How do I move into the field of preservation?
Q. Dear Donia,
I'm interested in broadening my library career and possibly getting into the field of preservation, particularly as a consultant, or curation as I would like to be involved in preserving America's history and culture. How would I go about doing this, and what courses or programs would I need to take? Thank you, John
A. Dear John,
Thank you for being interested in getting into the preservation profession! The more people with this expertise will help all our collections.
As for how to go about this and how many courses you would need to take really depends on just what you would like to do in preservation. If you will continue to work in a library or archive, then one graduate level preservation course taught through a library school would suffice. However, if you want to become a consultant, you will need more.
To be an effective consultant, it would help to specialize in preservation at an institution for a few years beyond taking your course to help build on your knowledge base as well as your experience. Having experience in many different areas of preservation and with many different types of institutions (large/small, public/private, academic/public, well staffed/all volunteer run) will make you a much better consultant as you can extrapolate on your own experiences to help others improve their preservation practices.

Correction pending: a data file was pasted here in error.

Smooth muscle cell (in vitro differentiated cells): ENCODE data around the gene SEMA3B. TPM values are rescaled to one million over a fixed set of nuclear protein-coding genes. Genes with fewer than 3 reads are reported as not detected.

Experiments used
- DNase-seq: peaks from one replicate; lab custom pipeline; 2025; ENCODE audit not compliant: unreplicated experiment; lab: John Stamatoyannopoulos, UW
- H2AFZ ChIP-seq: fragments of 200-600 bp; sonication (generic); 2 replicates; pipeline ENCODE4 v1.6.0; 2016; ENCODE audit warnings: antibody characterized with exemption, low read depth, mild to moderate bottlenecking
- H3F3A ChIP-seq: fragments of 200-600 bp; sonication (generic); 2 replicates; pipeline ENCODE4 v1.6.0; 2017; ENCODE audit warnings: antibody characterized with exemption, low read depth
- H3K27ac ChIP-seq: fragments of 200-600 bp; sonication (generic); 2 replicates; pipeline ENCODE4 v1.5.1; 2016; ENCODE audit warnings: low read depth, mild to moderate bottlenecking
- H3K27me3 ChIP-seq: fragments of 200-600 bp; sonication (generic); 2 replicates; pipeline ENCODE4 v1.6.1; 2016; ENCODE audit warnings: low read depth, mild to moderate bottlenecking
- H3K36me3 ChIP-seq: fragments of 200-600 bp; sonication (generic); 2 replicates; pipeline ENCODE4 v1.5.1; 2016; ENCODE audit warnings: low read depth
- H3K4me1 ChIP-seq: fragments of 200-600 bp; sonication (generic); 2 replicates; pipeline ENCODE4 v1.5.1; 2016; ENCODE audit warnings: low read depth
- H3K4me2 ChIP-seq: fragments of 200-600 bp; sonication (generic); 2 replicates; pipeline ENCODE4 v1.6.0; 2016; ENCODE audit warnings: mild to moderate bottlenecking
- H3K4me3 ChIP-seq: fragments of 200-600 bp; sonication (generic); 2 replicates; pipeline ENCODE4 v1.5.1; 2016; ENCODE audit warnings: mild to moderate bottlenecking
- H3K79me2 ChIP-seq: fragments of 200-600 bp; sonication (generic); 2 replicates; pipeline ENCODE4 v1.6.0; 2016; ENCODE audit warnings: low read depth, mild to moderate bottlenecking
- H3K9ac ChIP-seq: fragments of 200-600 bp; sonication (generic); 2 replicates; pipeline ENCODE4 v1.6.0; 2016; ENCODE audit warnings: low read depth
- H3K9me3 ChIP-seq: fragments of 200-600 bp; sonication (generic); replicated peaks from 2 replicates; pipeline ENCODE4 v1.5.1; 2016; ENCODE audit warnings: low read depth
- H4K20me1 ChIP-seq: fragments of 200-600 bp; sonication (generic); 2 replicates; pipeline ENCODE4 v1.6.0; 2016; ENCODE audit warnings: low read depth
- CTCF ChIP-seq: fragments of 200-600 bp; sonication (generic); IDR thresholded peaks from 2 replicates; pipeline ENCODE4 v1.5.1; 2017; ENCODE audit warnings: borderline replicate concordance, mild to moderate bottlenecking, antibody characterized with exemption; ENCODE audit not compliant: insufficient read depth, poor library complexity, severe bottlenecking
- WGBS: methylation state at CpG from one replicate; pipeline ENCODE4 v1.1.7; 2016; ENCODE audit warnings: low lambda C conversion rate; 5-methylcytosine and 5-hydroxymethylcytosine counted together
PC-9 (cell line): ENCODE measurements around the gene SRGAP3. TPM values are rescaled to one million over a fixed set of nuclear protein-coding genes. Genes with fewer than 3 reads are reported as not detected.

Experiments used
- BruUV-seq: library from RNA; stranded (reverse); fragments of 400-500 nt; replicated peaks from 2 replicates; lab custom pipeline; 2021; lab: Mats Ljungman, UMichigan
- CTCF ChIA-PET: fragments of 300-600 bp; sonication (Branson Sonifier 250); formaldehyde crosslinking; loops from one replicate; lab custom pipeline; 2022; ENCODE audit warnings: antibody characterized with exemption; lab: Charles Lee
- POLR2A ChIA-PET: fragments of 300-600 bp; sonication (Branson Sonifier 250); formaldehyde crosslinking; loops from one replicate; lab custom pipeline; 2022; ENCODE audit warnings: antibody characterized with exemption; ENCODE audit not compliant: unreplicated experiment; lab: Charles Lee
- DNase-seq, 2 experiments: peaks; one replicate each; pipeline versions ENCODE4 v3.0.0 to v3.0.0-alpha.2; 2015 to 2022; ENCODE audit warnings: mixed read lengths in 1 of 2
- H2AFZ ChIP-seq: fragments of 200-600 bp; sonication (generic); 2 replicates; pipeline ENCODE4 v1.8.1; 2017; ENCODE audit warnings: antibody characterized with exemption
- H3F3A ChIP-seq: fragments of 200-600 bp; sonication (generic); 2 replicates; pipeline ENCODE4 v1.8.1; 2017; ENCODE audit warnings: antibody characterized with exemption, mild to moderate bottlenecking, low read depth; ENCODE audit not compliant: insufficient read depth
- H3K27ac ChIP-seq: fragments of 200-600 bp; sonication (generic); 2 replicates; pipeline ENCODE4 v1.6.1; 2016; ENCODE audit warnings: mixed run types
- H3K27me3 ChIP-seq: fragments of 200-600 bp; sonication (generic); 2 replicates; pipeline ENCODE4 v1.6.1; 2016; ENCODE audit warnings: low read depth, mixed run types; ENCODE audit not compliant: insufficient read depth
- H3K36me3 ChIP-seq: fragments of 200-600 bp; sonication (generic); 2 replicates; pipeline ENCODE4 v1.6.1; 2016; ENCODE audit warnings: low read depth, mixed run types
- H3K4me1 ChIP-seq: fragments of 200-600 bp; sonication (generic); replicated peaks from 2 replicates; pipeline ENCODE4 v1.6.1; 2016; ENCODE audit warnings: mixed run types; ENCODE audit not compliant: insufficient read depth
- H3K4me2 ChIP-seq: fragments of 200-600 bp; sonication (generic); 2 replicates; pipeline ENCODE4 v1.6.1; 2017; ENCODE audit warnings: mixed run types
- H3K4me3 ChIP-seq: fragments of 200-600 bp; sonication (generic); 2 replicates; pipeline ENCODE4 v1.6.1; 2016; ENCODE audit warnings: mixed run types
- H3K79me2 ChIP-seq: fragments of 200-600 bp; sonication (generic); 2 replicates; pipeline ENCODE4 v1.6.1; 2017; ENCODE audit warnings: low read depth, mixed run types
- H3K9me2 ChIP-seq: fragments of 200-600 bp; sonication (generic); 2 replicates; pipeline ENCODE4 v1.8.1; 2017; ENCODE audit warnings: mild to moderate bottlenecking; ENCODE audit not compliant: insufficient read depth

Since preservation is such a broad subject, also taking courses in disaster planning and response, environmental management, book and paper repair techniques, book history, basic materials science, as well as museum collections care beyond a general preservation course will be very beneficial. Be sure these classes are geared toward professionals. Some places to look for this training are the International Preservation Studies Center, the Image Permanence Institute, the Northeast Document Conservation Center, or Lyrasis. There are other options but these are very reliable training options.
Good luck on your new adventure!